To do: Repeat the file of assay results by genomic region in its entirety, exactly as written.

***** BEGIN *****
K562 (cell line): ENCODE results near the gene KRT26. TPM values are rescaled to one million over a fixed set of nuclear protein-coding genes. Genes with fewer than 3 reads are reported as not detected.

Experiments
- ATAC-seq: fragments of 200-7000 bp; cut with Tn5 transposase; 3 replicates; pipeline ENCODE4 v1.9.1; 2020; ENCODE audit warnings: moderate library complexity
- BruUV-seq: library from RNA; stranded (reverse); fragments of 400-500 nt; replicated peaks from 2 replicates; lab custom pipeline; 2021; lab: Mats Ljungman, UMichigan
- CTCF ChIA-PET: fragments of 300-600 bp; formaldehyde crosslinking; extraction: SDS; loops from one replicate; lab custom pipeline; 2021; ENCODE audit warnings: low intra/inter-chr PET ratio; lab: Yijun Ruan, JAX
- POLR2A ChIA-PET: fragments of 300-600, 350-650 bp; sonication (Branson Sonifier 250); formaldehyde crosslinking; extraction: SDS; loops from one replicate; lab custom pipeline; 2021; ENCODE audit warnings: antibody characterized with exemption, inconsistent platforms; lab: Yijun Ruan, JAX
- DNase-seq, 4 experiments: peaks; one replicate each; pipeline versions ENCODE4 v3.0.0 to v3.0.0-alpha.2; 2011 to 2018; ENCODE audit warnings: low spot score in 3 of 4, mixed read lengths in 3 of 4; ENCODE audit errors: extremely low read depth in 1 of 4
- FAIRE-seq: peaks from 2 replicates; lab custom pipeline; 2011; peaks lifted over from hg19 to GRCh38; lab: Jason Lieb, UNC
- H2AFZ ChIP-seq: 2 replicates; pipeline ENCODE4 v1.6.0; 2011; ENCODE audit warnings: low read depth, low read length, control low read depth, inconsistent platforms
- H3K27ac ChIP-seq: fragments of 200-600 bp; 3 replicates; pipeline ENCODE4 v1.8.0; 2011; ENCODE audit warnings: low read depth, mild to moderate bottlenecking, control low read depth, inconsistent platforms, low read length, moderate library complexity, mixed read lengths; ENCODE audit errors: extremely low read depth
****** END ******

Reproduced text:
K562 (cell line): ENCODE results near the gene KRT26. TPM values are rescaled to one million over a fixed set of nuclear protein-coding genes. Genes with fewer than 3 reads are reported as not detected.

Experiments
- ATAC-seq: fragments of 200-7000 bp; cut with Tn5 transposase; 3 replicates; pipeline ENCODE4 v1.9.1; 2020; ENCODE audit warnings: moderate library complexity
- BruUV-seq: library from RNA; stranded (reverse); fragments of 400-500 nt; replicated peaks from 2 replicates; lab custom pipeline; 2021; lab: Mats Ljungman, UMichigan
- CTCF ChIA-PET: fragments of 300-600 bp; formaldehyde crosslinking; extraction: SDS; loops from one replicate; lab custom pipeline; 2021; ENCODE audit warnings: low intra/inter-chr PET ratio; lab: Yijun Ruan, JAX
- POLR2A ChIA-PET: fragments of 300-600, 350-650 bp; sonication (Branson Sonifier 250); formaldehyde crosslinking; extraction: SDS; loops from one replicate; lab custom pipeline; 2021; ENCODE audit warnings: antibody characterized with exemption, inconsistent platforms; lab: Yijun Ruan, JAX
- DNase-seq, 4 experiments: peaks; one replicate each; pipeline versions ENCODE4 v3.0.0 to v3.0.0-alpha.2; 2011 to 2018; ENCODE audit warnings: low spot score in 3 of 4, mixed read lengths in 3 of 4; ENCODE audit errors: extremely low read depth in 1 of 4
- FAIRE-seq: peaks from 2 replicates; lab custom pipeline; 2011; peaks lifted over from hg19 to GRCh38; lab: Jason Lieb, UNC
- H2AFZ ChIP-seq: 2 replicates; pipeline ENCODE4 v1.6.0; 2011; ENCODE audit warnings: low read depth, low read length, control low read depth, inconsistent platforms
- H3K27ac ChIP-seq: fragments of 200-600 bp; 3 replicates; pipeline ENCODE4 v1.8.0; 2011; ENCODE audit warnings: low read depth, mild to moderate bottlenecking, control low read depth, inconsistent platforms, low read length, moderate library complexity, mixed read lengths; ENCODE audit errors: extremely low read depth